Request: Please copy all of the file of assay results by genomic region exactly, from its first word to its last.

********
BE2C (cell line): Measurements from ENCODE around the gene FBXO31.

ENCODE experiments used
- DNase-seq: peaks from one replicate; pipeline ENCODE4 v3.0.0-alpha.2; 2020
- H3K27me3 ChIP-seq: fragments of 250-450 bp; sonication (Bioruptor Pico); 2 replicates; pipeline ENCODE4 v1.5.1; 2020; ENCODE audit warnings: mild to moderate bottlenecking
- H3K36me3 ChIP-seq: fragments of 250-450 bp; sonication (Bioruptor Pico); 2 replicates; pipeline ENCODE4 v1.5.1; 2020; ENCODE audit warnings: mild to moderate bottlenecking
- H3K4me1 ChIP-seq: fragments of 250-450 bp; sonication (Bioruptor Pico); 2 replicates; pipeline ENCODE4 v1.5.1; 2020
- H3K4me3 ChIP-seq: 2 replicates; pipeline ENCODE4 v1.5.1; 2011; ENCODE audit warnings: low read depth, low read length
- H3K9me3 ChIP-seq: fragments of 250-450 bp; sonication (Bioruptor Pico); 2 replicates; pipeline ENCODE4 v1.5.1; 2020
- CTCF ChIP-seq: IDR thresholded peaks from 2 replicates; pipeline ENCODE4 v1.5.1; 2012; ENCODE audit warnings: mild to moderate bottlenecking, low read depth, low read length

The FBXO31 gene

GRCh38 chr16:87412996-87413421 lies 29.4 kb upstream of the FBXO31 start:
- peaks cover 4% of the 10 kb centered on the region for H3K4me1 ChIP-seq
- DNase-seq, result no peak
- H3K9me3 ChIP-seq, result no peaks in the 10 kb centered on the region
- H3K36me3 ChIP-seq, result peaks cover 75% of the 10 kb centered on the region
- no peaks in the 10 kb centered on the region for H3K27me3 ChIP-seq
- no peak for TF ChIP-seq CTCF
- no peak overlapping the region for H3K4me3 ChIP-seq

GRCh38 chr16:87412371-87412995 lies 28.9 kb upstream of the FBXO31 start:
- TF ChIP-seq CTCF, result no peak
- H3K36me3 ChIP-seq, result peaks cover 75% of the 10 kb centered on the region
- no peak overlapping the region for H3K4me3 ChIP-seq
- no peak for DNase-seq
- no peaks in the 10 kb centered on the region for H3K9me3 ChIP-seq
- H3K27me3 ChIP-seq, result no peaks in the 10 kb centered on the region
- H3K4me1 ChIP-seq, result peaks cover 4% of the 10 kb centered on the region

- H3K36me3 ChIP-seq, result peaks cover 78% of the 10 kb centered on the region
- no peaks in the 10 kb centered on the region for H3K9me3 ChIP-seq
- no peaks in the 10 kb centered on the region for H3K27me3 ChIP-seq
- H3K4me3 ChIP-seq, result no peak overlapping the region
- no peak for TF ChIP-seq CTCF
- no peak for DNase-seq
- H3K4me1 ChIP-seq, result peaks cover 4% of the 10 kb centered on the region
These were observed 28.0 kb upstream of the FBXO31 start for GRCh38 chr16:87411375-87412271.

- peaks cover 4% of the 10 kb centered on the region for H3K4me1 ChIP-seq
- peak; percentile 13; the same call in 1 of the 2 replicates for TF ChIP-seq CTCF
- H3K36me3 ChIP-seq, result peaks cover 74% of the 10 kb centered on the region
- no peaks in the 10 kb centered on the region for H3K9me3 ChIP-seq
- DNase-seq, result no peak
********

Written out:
BE2C (cell line): Measurements from ENCODE around the gene FBXO31.

ENCODE experiments used
- DNase-seq: peaks from one replicate; pipeline ENCODE4 v3.0.0-alpha.2; 2020
- H3K27me3 ChIP-seq: fragments of 250-450 bp; sonication (Bioruptor Pico); 2 replicates; pipeline ENCODE4 v1.5.1; 2020; ENCODE audit warnings: mild to moderate bottlenecking
- H3K36me3 ChIP-seq: fragments of 250-450 bp; sonication (Bioruptor Pico); 2 replicates; pipeline ENCODE4 v1.5.1; 2020; ENCODE audit warnings: mild to moderate bottlenecking
- H3K4me1 ChIP-seq: fragments of 250-450 bp; sonication (Bioruptor Pico); 2 replicates; pipeline ENCODE4 v1.5.1; 2020
- H3K4me3 ChIP-seq: 2 replicates; pipeline ENCODE4 v1.5.1; 2011; ENCODE audit warnings: low read depth, low read length
- H3K9me3 ChIP-seq: fragments of 250-450 bp; sonication (Bioruptor Pico); 2 replicates; pipeline ENCODE4 v1.5.1; 2020
- CTCF ChIP-seq: IDR thresholded peaks from 2 replicates; pipeline ENCODE4 v1.5.1; 2012; ENCODE audit warnings: mild to moderate bottlenecking, low read depth, low read length

The FBXO31 gene

GRCh38 chr16:87412996-87413421 lies 29.4 kb upstream of the FBXO31 start:
- peaks cover 4% of the 10 kb centered on the region for H3K4me1 ChIP-seq
- DNase-seq, result no peak
- H3K9me3 ChIP-seq, result no peaks in the 10 kb centered on the region
- H3K36me3 ChIP-seq, result peaks cover 75% of the 10 kb centered on the region
- no peaks in the 10 kb centered on the region for H3K27me3 ChIP-seq
- no peak for TF ChIP-seq CTCF
- no peak overlapping the region for H3K4me3 ChIP-seq

GRCh38 chr16:87412371-87412995 lies 28.9 kb upstream of the FBXO31 start:
- TF ChIP-seq CTCF, result no peak
- H3K36me3 ChIP-seq, result peaks cover 75% of the 10 kb centered on the region
- no peak overlapping the region for H3K4me3 ChIP-seq
- no peak for DNase-seq
- no peaks in the 10 kb centered on the region for H3K9me3 ChIP-seq
- H3K27me3 ChIP-seq, result no peaks in the 10 kb centered on the region
- H3K4me1 ChIP-seq, result peaks cover 4% of the 10 kb centered on the region

- H3K36me3 ChIP-seq, result peaks cover 78% of the 10 kb centered on the region
- no peaks in the 10 kb centered on the region for H3K9me3 ChIP-seq
- no peaks in the 10 kb centered on the region for H3K27me3 ChIP-seq
- H3K4me3 ChIP-seq, result no peak overlapping the region
- no peak for TF ChIP-seq CTCF
- no peak for DNase-seq
- H3K4me1 ChIP-seq, result peaks cover 4% of the 10 kb centered on the region
These were observed 28.0 kb upstream of the FBXO31 start for GRCh38 chr16:87411375-87412271.

- peaks cover 4% of the 10 kb centered on the region for H3K4me1 ChIP-seq
- peak; percentile 13; the same call in 1 of the 2 replicates for TF ChIP-seq CTCF
- H3K36me3 ChIP-seq, result peaks cover 74% of the 10 kb centered on the region
- no peaks in the 10 kb centered on the region for H3K9me3 ChIP-seq
- DNase-seq, result no peak